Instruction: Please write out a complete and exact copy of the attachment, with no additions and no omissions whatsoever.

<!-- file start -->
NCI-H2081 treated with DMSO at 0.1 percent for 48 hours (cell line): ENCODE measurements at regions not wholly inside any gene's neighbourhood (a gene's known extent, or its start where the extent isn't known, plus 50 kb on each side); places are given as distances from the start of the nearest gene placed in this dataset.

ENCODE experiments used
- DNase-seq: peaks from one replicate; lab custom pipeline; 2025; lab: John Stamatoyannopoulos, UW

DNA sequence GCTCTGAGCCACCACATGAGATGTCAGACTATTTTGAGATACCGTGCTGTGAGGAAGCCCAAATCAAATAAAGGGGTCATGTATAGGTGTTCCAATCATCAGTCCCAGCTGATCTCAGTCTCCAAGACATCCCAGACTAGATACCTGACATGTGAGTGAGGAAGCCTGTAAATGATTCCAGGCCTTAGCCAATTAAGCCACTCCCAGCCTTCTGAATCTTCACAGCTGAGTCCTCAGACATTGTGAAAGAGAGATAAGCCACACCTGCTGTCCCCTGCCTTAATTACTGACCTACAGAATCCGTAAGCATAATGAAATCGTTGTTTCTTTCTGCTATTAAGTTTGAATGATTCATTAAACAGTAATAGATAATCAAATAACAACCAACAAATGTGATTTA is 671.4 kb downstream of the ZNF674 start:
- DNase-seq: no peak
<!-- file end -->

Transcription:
NCI-H2081 treated with DMSO at 0.1 percent for 48 hours (cell line): ENCODE measurements at regions not wholly inside any gene's neighbourhood (a gene's known extent, or its start where the extent isn't known, plus 50 kb on each side); places are given as distances from the start of the nearest gene placed in this dataset.

ENCODE experiments used
- DNase-seq: peaks from one replicate; lab custom pipeline; 2025; lab: John Stamatoyannopoulos, UW

DNA sequence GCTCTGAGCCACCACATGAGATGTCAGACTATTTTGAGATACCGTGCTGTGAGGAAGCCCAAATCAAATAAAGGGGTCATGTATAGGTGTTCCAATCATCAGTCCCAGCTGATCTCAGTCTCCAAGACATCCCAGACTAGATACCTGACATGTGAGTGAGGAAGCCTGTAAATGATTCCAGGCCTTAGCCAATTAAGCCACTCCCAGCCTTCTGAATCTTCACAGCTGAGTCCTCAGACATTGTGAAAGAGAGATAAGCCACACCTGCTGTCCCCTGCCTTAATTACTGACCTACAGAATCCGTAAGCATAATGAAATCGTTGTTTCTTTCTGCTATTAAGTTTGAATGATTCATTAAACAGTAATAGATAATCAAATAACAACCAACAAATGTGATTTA is 671.4 kb downstream of the ZNF674 start:
- DNase-seq: no peak